East Slavic languages
The East Slavic languages constitute one of three regional subgroups of Slavic languages
Slavic languages
The Slavic languages , a group of closely related languages of the Slavic peoples and a subgroup of Indo-European languages, have speakers in most of Eastern Europe, in much of the Balkans, in parts of Central Europe, and in the northern part of Asia.-Branches:Scholars traditionally divide Slavic...

, currently spoken in Eastern Europe
Eastern Europe
Eastern Europe is the eastern part of Europe. The term has widely disparate geopolitical, geographical, cultural and socioeconomic readings, which makes it highly context-dependent and even volatile, and there are "almost as many definitions of Eastern Europe as there are scholars of the region"...

. It is the group with the largest numbers of speakers, far out-numbering the Western
West Slavic languages
The West Slavic languages are a subdivision of the Slavic language group that includes Czech, Polish, Slovak, Kashubian and Sorbian.Classification:* Indo-European** Balto-Slavic*** Slavic**** West Slavic***** Czech-Slovak languages****** Czech...

 and Southern Slavic
South Slavic languages
The South Slavic languages comprise one of three branches of the Slavic languages. There are approximately 30 million speakers, mainly in the Balkans. These are separated geographically from speakers of the other two Slavic branches by a belt of German, Hungarian and Romanian speakers...

 groups. Current East Slavic languages are Belarusian
Belarusian language
The Belarusian language , sometimes referred to as White Russian or White Ruthenian, is the language of the Belarusian people...

, Russian
Russian language
Russian is a Slavic language used primarily in Russia, Belarus, Uzbekistan, Kazakhstan, Tajikistan and Kyrgyzstan. It is an unofficial but widely spoken language in Ukraine, Moldova, Latvia, Turkmenistan and Estonia and, to a lesser extent, the other countries that were once constituent republics...

, Ukrainian
Ukrainian language
Ukrainian is a language of the East Slavic subgroup of the Slavic languages. It is the official state language of Ukraine. Written Ukrainian uses a variant of the Cyrillic alphabet....

. Rusyn
Rusyn language
Rusyn , also known in English as Ruthenian, is an East Slavic language variety spoken by the Rusyns of Central Europe. Some linguists treat it as a distinct language and it has its own ISO 639-3 code; others treat it as a dialect of Ukrainian...

 is considered to be either a separate language or a dialect of Ukrainian.

The East Slavic languages descend from a common predecessor
A proto-language in the tree model of historical linguistics is the common ancestor of the languages that form a language family. Occasionally, the German term Ursprache is used instead.Often the proto-language is not known directly...

, the language of the medieval Kievan Rus'
Kievan Rus'
Kievan Rus was a medieval polity in Eastern Europe, from the late 9th to the mid 13th century, when it disintegrated under the pressure of the Mongol invasion of 1237–1240....

 (9th to 13th centuries).

All these languages use the Cyrillic alphabet
Cyrillic alphabet
The Cyrillic script or azbuka is an alphabetic writing system developed in the First Bulgarian Empire during the 10th century AD at the Preslav Literary School...

, but with particular modifications.


The East Slavic territory shows definitely a linguistic continuum with many transitional dialects. Between Belarusian and Ukrainian there is the Polesia
Polesia is one of the largest European swampy areas, located in the south-western part of the Eastern-European Lowland, mainly within Belarus and Ukraine but also partly within Poland and Russia...

n dialect, which shares features from the both languages. East Polesian is a transitional step between Belarusian and Ukrainian on the one hand, and between South Russian and Ukrainian on the other hand. While Belarusian and Southern Russian form a continuous area, making it virtually impossible to draw a line between two languages. Central or Middle Russian (with its Moscow sub-dialect), the transitional step between the North and the South, became a base for the Russian literary standard. Northern Russian with its ancient variation, Old Novgorod dialect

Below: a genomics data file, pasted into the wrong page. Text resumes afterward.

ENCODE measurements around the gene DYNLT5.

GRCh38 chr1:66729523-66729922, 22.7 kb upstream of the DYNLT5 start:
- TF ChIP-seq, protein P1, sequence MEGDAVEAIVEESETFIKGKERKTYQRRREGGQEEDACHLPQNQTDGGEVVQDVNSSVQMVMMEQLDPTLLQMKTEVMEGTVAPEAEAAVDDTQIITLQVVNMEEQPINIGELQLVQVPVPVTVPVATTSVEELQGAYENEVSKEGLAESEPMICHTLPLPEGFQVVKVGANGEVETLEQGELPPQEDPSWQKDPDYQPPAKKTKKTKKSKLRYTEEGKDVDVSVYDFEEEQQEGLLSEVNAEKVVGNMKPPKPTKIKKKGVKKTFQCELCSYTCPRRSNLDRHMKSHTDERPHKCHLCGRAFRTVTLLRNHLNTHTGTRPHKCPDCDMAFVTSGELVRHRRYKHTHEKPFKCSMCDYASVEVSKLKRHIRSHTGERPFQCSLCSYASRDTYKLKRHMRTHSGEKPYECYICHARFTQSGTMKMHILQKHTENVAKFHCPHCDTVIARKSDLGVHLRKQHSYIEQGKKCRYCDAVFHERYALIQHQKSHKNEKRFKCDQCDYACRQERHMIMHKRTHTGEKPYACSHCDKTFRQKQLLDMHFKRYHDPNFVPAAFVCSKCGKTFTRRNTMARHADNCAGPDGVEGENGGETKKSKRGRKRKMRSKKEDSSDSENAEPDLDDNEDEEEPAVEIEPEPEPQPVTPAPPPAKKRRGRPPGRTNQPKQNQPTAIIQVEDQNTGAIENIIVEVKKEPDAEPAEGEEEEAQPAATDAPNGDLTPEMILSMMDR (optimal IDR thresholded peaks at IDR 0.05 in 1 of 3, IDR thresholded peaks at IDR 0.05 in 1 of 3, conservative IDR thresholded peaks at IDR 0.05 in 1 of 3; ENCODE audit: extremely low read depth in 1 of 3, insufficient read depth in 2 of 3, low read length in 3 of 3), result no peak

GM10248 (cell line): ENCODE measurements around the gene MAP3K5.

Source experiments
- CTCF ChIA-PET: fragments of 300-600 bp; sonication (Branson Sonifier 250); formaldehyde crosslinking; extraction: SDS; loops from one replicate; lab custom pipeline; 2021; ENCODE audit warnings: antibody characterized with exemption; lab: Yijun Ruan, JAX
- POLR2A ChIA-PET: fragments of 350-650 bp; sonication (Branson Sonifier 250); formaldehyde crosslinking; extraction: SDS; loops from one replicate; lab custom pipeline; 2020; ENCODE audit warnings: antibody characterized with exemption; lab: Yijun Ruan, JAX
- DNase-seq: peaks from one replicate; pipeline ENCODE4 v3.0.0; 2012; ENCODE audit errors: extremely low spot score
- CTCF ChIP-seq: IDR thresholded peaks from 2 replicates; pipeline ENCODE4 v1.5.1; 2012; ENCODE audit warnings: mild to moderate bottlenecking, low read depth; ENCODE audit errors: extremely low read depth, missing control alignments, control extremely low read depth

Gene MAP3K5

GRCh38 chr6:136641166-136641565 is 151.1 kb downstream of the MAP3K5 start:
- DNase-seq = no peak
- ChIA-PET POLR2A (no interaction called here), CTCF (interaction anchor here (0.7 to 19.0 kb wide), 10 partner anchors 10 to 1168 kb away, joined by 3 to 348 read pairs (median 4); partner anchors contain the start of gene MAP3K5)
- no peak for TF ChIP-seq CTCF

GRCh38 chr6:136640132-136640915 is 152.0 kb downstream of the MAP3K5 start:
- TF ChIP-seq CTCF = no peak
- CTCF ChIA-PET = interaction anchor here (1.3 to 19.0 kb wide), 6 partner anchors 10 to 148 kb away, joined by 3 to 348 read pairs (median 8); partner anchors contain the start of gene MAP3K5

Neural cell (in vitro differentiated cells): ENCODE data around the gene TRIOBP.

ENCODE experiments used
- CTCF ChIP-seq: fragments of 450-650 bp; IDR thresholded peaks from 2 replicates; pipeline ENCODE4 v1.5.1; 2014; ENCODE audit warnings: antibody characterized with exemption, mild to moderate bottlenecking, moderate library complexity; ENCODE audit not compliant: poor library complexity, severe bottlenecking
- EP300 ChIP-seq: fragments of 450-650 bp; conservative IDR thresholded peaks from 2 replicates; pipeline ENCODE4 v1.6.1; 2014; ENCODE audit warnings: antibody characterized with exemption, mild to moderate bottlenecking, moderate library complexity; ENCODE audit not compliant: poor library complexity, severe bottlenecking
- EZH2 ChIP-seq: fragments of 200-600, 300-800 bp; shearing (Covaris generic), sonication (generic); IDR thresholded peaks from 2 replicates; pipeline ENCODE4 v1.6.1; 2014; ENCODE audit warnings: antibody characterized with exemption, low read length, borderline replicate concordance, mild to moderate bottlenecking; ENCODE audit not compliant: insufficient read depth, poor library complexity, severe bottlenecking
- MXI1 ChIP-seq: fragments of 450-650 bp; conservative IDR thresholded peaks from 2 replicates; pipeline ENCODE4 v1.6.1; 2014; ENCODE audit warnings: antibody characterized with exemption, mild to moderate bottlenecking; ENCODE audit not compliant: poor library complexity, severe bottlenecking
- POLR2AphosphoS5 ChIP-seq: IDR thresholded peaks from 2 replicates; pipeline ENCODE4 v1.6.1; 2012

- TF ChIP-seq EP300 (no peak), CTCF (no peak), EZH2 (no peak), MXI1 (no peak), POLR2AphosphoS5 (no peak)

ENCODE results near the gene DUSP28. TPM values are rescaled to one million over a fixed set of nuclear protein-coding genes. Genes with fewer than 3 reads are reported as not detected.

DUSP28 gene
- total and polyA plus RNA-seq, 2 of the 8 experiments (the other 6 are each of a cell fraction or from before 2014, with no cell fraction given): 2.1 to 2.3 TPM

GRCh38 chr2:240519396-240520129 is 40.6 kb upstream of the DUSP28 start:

Old Novgorod dialect
Old Novgorod dialect is a term introduced by Andrey Zaliznyak to describe the astonishingly diverse linguistic features of the Old East Slavic birch bark writings from the 11th to 15th centuries excavated in Novgorod and its surroundings...

, has many original and archaic features. As well, being several centuries in one state
Polish-Lithuanian Commonwealth
The Polish–Lithuanian Commonwealth was a dualistic state of Poland and Lithuania ruled by a common monarch. It was the largest and one of the most populous countries of 16th- and 17th‑century Europe with some and a multi-ethnic population of 11 million at its peak in the early 17th century...

 Belarusian and Ukrainian share many common elements, lexical and grammatical above all. Ruthenian
Ruthenian language
Ruthenian, or Old Ruthenian , is a term used for the varieties of Eastern Slavonic spoken in the Grand Duchy of Lithuania and later in the East Slavic territories of the Polish–Lithuanian Commonwealth....

, the mixed Belarusian-Ukrainian literally language with Church Slavonic substratum
In linguistics, a stratum or strate is a language that influences, or is influenced by another through contact. A substratum is a language which has lower power or prestige than another, while a superstratum is the language that has higher power or prestige. Both substratum and superstratum...

 and Polish
Polish language
Polish is a language of the Lechitic subgroup of West Slavic languages, used throughout Poland and by Polish minorities in other countries...

 adstratum, was an official language in Belarus and Ukraine until the end of the 17th century.


An isogloss—also called a heterogloss —is the geographical boundary of a certain linguistic feature, such as the pronunciation of a vowel, the meaning of a word, or use of some syntactic feature...

Standard Russian
(Moscow dialect)
Belarusian Ukrainian
of unstressed /o/ (akanye
Akanye or akanje is a phonological phenomenon in Slavic languages in which speakers pronounce the sound a instead of o. The most familiar example is probably Russian akanye...

no yesExcept for the Polesian dialect of Brest
Brest, Belarus
Brest , formerly also Brest-on-the-Bug and Brest-Litovsk , is a city in Belarus at the border with Poland opposite the city of Terespol, where the Bug River and Mukhavets rivers meet...

noExcept for the Eastern Polesia
Polesia is one of the largest European swampy areas, located in the south-western part of the Eastern-European Lowland, mainly within Belarus and Ukraine but also partly within Poland and Russia...

n dialect
PSl *g /g/ /ɣ/ /ɦ/